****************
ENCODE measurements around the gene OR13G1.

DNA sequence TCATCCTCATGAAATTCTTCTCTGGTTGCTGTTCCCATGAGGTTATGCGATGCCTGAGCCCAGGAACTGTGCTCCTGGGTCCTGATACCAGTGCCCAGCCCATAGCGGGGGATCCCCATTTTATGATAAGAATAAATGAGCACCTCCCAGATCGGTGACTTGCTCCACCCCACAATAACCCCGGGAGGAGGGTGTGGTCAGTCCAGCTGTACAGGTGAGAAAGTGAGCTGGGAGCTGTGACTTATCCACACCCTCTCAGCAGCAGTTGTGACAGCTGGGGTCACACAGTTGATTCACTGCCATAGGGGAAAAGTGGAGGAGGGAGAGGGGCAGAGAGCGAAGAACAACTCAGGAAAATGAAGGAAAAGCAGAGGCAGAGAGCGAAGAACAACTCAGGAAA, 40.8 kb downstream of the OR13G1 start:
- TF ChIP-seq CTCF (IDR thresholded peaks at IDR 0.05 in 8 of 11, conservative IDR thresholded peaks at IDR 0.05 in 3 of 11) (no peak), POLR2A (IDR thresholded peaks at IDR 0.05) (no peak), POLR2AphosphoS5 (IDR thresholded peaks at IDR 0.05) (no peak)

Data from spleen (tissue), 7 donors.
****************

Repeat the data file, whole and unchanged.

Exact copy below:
ENCODE measurements around the gene OR13G1.

DNA sequence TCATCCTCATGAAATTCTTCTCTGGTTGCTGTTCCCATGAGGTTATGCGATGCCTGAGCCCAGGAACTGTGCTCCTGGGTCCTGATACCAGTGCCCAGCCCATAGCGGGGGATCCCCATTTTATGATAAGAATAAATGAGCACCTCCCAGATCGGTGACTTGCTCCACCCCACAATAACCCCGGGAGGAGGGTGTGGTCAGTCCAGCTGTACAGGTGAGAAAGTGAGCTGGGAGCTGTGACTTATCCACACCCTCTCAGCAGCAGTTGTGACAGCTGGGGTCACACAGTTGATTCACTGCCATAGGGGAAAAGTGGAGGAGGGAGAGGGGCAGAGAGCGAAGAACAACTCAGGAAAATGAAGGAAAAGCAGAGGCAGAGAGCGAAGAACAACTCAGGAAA, 40.8 kb downstream of the OR13G1 start:
- TF ChIP-seq CTCF (IDR thresholded peaks at IDR 0.05 in 8 of 11, conservative IDR thresholded peaks at IDR 0.05 in 3 of 11) (no peak), POLR2A (IDR thresholded peaks at IDR 0.05) (no peak), POLR2AphosphoS5 (IDR thresholded peaks at IDR 0.05) (no peak)

Data from spleen (tissue), 7 donors.